Monday, July 25, 2011


Everyone knows adolescence is a time of constant changing, but do you ever find yourself wondering if your teen's behavior is normal?

  • Dyed hair (odd colors)
  • Strange music
  • Unusual piercings
  • New friends
While these changes may seem strange to you, these are typical for many teenagers.

According to The American Academy of Child and Adolescent Psychiatry (AACAP),

  • Changing their appearance - Keeping up with trends is very important to your teen.  These changes are a normal part of being a teenager.  For girls, appearance is very important, but BEWARE of your teen's weight and eating habits to make sure she isn't becoming obsessed with being thin. (Boys can also suffer from eating disorders.)
  • Increased arguments - It is normal for your teen to argue with you more, as he/she tries to become more independent.  But these arguments aren't constant nor should they become violent.  It is normal for your teen to claim you do not love him/her anymore, that you are unfair, that his/her friends get to do "it", and it's not unusual for for your teen to say he/she hates you, but BEWARE, as increasing defiance, frequency in arguments, and violence can be signs of a troubled teen.
  • Withdrawal from family - It is normal for teens to focus more on their friends.  It may seem your teen is never home, doesn't want to talk to you, and doesn't want to be seen in public with you (ouch!).  Don't take it personally.  Again, they are looking for independence and "finding themselves".  But let your teen know that he/she is still expected at certain family functions. My 15-year-old daughter will only go to the movies with me during the day. I can forget going to the movies with her on a Friday or Saturday night when she might be seen out with her mother.  But I don't let it bother me.  (Remember when you were a teenager?)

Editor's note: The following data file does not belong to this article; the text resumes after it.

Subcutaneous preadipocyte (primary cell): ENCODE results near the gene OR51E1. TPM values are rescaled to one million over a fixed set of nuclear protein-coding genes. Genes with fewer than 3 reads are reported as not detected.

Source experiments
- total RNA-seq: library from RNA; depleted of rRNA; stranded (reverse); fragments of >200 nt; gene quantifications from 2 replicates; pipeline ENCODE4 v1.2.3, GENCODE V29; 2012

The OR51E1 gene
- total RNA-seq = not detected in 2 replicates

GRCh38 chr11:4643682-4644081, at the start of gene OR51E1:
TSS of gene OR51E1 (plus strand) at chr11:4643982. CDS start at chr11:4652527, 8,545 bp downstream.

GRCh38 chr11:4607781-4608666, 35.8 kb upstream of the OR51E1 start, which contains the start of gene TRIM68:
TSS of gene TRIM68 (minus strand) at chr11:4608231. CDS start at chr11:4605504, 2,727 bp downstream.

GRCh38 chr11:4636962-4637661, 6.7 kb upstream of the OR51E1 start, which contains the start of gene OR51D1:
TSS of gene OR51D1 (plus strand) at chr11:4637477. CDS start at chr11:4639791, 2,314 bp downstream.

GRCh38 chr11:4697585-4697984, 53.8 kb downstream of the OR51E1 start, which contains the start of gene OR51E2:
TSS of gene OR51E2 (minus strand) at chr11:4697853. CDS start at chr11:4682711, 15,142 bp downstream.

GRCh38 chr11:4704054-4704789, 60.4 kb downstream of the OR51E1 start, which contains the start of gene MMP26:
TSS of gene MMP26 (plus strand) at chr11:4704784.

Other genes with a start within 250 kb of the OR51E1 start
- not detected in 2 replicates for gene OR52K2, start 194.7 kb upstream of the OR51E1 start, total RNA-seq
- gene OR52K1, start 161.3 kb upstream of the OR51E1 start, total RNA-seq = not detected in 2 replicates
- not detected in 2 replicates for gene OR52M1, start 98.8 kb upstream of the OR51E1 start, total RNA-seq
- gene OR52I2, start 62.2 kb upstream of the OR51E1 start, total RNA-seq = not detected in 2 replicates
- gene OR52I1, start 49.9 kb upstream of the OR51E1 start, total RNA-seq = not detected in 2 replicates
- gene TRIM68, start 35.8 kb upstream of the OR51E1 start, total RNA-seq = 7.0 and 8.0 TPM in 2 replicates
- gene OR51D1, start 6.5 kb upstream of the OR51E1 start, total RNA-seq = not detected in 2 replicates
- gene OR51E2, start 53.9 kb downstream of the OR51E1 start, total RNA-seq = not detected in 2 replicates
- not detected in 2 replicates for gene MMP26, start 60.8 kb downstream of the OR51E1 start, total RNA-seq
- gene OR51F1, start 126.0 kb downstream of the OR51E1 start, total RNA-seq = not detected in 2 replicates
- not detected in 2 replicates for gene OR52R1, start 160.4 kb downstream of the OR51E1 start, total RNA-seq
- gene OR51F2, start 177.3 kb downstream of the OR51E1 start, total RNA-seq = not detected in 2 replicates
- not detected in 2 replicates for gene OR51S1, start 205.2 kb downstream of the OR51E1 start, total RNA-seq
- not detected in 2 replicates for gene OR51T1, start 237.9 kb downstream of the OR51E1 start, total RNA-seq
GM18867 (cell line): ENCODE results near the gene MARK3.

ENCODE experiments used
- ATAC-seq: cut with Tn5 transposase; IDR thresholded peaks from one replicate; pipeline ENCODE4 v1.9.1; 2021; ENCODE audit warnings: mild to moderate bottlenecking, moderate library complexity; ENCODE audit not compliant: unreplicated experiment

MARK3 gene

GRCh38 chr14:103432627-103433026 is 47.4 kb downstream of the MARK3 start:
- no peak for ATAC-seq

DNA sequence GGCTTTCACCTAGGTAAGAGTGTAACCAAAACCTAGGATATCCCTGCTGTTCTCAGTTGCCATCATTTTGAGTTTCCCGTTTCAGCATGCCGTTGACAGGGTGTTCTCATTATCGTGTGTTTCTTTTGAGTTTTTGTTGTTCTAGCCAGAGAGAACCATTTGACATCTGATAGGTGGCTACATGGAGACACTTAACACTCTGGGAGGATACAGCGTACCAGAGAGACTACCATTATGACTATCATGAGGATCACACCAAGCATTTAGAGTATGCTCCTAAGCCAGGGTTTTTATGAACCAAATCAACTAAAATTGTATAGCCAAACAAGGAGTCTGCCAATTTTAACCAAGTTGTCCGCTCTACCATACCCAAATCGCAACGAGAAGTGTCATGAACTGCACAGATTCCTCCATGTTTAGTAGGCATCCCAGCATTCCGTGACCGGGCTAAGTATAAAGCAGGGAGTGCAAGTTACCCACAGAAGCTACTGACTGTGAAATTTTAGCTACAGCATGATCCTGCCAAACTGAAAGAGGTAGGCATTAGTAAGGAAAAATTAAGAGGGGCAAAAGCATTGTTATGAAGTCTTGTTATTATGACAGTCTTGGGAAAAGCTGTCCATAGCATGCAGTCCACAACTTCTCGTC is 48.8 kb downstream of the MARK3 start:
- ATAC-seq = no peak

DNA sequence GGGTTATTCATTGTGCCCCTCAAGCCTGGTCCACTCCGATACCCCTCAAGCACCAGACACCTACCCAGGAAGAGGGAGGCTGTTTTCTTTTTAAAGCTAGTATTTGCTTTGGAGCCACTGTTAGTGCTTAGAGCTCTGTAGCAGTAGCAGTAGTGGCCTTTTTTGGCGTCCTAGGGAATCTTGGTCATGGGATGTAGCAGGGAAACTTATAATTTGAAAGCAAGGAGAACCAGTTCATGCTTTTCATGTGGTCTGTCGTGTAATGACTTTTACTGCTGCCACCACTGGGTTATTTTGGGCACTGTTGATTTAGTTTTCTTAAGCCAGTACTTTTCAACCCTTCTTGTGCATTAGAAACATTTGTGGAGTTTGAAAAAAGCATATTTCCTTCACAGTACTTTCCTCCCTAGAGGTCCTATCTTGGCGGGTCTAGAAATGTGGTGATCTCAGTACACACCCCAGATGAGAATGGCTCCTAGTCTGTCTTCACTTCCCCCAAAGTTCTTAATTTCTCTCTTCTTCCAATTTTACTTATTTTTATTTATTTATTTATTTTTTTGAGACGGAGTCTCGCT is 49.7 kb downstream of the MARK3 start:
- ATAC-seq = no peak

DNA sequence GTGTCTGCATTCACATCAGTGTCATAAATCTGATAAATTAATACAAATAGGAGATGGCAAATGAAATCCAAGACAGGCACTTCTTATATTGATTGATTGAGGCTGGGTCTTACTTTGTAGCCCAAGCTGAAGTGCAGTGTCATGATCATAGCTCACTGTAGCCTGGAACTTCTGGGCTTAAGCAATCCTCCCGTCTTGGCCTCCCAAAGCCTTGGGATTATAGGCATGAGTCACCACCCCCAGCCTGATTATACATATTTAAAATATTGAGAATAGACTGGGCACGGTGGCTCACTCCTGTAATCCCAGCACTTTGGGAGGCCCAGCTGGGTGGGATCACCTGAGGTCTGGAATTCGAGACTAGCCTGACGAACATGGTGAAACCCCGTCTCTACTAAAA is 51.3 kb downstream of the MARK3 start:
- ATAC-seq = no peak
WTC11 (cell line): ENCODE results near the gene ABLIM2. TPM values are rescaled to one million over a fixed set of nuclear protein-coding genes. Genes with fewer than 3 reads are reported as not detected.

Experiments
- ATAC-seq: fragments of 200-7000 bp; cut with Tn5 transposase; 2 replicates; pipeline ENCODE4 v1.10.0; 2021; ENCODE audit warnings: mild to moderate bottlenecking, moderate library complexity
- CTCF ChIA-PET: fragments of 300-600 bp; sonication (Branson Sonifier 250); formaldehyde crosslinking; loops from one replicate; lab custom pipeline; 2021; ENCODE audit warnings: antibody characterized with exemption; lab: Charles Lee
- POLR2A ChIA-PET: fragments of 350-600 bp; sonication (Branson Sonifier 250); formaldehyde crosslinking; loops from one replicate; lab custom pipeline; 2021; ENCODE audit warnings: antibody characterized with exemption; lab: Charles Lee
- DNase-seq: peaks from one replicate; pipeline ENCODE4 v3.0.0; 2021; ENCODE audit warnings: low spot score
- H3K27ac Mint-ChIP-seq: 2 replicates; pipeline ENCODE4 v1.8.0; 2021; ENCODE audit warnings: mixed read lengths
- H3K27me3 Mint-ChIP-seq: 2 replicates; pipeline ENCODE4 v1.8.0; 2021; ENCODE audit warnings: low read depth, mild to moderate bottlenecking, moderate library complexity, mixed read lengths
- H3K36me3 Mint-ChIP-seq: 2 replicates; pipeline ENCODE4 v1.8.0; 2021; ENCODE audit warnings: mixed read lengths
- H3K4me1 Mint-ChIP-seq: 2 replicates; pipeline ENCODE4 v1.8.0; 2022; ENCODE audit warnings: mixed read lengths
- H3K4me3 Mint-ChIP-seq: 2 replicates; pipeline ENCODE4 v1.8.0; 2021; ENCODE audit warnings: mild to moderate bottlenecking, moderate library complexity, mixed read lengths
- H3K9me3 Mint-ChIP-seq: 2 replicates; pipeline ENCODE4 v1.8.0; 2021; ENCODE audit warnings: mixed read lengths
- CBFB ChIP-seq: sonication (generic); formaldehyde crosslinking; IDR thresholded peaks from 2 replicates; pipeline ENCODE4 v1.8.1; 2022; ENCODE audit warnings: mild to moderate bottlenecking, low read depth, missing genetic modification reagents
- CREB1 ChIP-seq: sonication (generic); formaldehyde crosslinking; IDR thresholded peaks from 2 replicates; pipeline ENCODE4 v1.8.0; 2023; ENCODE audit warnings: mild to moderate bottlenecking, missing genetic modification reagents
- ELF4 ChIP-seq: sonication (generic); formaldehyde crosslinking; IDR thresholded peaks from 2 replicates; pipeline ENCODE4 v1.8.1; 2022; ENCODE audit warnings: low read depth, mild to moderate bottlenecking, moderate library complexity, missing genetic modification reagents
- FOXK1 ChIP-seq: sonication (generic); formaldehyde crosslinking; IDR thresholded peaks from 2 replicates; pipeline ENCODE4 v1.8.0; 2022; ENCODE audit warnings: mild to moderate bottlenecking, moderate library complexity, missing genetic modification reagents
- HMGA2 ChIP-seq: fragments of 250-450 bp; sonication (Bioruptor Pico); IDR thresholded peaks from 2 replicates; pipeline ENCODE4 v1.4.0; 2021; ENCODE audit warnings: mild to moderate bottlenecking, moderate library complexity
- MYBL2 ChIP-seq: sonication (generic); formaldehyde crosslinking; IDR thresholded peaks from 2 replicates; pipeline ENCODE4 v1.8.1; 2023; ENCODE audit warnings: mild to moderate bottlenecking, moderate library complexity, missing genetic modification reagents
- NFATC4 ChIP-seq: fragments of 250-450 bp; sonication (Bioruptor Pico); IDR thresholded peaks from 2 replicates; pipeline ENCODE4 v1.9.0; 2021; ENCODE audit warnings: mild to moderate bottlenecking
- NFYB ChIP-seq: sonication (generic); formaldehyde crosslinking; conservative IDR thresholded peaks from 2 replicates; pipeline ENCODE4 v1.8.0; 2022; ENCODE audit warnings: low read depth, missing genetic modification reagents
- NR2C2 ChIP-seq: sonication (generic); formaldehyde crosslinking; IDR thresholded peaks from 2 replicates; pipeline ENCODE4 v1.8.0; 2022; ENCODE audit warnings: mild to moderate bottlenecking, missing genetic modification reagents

• Emotional ups and downs - If you have a teenager, you know all about the moodiness and mood swings.  This is typical behavior, but BEWARE of anxiety, sadness that lingers, or if your teen doesn't go out with friends anymore, as these can be signs of depression.
  • Experimenting with cigarettes, alcohol, and drugs - It doesn't matter how much we talk about the dangers of these substances, most teens will experiment.  Most teens will try them once or twice and then leave them alone, but BEWARE of a drop in school performance, dramatic behavioral changes, or if valuables start missing from around the house, because this could indicate that your teen has a substance abuse problem.